Economists and MPs have said the increasingly likely scenario would mean the UK is free to strike a string of deals with emerging global powerhouses.
Today’s special investigation is the first in a series in which the Daily Express, the newspaper that led the crusade to leave the EU, examines the positive impact Brexit will have on key areas that affect millions of Britons including borders and security, agriculture and farming, finance and the NHS.
Our first analysis into the trade if there, if no deal is reached with the EU, has uncovered widespread Brexit optimism.
It comes as even the EU’s own forecasts predict that 90 percent of future global growth is set to come from outside
A series of experts told us they were adamant Britain has nothing to fear and everything to gain from a no deal scenario and doing business on World Trade Organisation terms would boost developing economies currently shackled by EU protectionism while lowering the prices of everyday goods for families here.
They were backed last night by MPs who have no concerns if Britain is forced into trading with WTO tariffs.
The Brexiteers are among a growing number who want the so-called Chequers Deal, which paves the way for a soft Brexit, ripped up.
In its own bleak economic assessment the European Commission used International Monetary Fund data to reveal that in 2020, 90 percent of world GDP growth will come from outside the EU.
15 of the 22 largest exporters to the EU trade under WTO rules
The forecast for the EU was £18trillion while world GDP is expected to reach £115trillion.
Respected economic experts say Britain has a once in a lifetime opportunity to seize the chance to lead international trade.
A report published this month by Economists for Free Trade criticised Treasury predictions that formed the centrepiece of pre-referendum Project Fear.
They cited IMF statistics that revealed 15 of the 22 largest exporters to the EU trade under WTO rules and increased their EU exports by135 percent between 1993 and 2015.
The other seven had bilateral trade agreements and increased their exports by 107 percent.
The 12 original EU members increased their intra-EU trade by 70 percen while the UK increased its trade with the EU by just 25 per cent.
UK goods exports to the 111 countries with which it trades under WTO rules have grown at three percent a year three times faster than the UK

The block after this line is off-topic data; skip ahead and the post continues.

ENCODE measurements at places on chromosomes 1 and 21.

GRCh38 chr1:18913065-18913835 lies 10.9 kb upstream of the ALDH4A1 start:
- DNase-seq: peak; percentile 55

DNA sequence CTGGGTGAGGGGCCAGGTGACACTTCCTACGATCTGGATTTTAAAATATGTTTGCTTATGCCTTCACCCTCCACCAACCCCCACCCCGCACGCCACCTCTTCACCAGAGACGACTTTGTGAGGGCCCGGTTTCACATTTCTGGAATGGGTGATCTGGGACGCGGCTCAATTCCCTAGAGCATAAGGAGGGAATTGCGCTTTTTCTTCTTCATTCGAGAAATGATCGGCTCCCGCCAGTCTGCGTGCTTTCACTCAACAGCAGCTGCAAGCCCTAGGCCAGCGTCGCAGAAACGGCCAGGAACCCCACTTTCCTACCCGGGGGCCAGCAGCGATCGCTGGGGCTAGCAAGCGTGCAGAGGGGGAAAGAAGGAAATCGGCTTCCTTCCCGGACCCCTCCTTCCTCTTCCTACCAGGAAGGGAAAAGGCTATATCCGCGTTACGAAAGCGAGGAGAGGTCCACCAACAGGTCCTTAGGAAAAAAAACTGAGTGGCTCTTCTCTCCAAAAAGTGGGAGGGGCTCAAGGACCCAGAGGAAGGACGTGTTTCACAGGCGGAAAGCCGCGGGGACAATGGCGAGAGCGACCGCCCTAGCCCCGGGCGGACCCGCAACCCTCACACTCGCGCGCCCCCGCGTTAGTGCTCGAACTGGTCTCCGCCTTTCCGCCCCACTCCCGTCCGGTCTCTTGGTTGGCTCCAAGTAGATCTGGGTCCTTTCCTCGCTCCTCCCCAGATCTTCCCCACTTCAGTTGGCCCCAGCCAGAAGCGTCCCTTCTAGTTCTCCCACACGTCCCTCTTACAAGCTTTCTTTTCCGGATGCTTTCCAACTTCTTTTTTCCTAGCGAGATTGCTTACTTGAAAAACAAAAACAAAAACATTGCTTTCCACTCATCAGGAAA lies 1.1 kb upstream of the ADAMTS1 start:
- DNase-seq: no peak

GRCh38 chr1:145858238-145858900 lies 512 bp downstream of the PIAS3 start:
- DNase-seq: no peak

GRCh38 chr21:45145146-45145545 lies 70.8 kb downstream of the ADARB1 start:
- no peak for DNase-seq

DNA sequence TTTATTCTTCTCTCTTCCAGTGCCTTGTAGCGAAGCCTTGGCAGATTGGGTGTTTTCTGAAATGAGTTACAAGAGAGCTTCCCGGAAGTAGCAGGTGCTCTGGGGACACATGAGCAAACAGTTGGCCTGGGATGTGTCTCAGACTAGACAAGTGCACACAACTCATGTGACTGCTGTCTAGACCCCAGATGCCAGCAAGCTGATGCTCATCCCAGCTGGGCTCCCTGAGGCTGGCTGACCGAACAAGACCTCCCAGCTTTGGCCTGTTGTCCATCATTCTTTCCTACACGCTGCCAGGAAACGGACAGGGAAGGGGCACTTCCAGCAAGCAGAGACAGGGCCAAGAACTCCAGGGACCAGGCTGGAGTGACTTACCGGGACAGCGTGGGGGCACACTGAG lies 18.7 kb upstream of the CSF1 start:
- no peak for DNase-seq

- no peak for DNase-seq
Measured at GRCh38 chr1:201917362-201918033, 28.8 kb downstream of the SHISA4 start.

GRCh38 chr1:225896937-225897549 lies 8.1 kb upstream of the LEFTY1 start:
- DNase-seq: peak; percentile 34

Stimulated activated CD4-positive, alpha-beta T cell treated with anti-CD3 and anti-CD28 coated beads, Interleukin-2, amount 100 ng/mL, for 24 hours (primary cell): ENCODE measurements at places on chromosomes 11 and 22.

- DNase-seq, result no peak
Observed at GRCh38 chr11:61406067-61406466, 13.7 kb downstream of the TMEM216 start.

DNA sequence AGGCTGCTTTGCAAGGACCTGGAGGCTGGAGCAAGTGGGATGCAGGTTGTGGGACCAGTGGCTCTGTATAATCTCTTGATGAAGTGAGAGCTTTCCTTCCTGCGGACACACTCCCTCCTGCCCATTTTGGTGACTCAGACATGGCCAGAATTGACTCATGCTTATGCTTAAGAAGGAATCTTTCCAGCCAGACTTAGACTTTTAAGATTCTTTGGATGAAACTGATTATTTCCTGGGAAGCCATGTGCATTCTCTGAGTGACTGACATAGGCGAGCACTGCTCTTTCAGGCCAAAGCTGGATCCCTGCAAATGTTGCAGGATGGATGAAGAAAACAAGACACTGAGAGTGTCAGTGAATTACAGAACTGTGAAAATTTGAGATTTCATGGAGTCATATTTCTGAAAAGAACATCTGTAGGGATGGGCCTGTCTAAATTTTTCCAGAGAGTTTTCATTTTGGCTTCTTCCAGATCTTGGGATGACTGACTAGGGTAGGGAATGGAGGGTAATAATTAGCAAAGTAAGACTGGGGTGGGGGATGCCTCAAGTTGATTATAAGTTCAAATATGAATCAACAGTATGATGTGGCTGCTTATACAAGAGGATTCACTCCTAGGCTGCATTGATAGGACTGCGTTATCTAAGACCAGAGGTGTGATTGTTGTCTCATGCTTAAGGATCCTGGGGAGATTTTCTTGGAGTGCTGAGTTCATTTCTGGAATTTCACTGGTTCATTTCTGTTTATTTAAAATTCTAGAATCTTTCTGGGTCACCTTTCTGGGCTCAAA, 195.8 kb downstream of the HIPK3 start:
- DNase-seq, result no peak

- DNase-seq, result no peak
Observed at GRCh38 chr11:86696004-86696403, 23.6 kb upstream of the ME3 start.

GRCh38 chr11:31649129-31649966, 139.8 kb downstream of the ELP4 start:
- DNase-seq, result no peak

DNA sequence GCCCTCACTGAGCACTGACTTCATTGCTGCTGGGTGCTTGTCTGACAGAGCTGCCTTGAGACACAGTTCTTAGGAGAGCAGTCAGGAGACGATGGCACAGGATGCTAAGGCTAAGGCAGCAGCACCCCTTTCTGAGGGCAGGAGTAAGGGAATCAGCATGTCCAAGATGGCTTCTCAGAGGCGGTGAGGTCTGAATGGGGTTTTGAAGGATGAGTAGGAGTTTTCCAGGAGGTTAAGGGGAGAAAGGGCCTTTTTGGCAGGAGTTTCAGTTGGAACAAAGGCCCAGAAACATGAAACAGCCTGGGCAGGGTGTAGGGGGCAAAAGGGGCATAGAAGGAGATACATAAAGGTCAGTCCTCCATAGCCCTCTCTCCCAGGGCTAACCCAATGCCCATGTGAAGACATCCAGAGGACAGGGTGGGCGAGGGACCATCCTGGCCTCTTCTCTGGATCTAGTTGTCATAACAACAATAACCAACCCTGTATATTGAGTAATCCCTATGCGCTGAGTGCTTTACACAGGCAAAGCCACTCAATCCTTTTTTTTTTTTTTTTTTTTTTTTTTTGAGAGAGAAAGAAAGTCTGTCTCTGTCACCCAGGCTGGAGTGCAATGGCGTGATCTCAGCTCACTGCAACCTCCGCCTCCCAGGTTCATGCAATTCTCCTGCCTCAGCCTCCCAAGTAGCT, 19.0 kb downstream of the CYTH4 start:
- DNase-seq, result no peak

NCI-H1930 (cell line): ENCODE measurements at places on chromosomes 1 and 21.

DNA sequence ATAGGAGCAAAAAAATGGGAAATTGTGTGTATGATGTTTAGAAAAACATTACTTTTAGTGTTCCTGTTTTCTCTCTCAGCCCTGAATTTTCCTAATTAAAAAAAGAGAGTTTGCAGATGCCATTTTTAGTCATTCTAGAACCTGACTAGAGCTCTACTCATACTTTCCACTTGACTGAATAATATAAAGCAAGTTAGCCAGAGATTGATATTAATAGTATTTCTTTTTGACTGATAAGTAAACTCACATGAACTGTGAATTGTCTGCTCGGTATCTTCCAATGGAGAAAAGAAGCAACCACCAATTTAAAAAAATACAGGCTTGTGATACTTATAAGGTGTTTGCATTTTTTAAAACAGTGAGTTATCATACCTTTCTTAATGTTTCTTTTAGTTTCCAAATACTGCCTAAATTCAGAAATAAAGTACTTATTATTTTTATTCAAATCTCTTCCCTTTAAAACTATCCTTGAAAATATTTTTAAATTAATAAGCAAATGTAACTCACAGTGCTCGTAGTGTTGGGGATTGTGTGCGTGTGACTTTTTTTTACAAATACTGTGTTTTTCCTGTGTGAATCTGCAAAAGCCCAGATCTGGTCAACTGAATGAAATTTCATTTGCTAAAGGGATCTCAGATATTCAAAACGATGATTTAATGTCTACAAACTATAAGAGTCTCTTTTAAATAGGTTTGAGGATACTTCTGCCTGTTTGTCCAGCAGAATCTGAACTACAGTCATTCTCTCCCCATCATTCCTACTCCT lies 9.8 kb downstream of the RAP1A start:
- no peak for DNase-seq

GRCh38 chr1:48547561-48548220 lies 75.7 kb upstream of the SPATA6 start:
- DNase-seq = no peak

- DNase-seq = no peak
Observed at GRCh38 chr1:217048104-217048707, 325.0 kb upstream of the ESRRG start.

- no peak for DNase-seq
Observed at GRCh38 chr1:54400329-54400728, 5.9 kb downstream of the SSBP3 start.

trade with the EU. Economist Michael Burrage, who wrote the EFT report, said: “Adopting WTO rules will be the very best option in terms of political consequences and that there is no evidence that EU membership had boosted UK economic growth.
“It never occurred to them the UK might sensibly trade under WTO rules for a limited period post- Brexit, while it put in place free trade agreements and selectively established unilateral free trade, is selected areas in order to become the world leader in the free trade that it aspires to be.”
The Government has signaled it wants a time-limited transition period after Brexit, during which time Britain effectively remains part of the single market and the EU customs union. And after that, it wants to strike a comprehensive free trade agreement between the EU and the UK.
But time is running out and if no deal is struck by the time we leave in March the UK will revert to trading under WTO rules.
Under this scenario, Britain can enter into free trade agreements without the imposition of costly tariffs.
David Paton, professor of industrial economics at Nottingham University Business School, said: “Brexit provides the UK with a historic opportunity but only if we choose to free ourselves from EU protectionism and leave the customs union and single market.
“By doing so, we can expand our links with the fastest growing economies around the world, decrease prices in the shops and re-design our economic and tax policy in a way which works for the UK rather than having to do as we are told by the European Commission.”
Hundreds of British companies are now waking up to the fact the global economic axis is shifting towards emerging markets with an insatiable thirst for British products.
Bolney Wine Estate near Haywards Heath, West Sussex, which was visited this week by International Trade Secretary Liam Fox, is one of tens of thousands lining up international trade agreement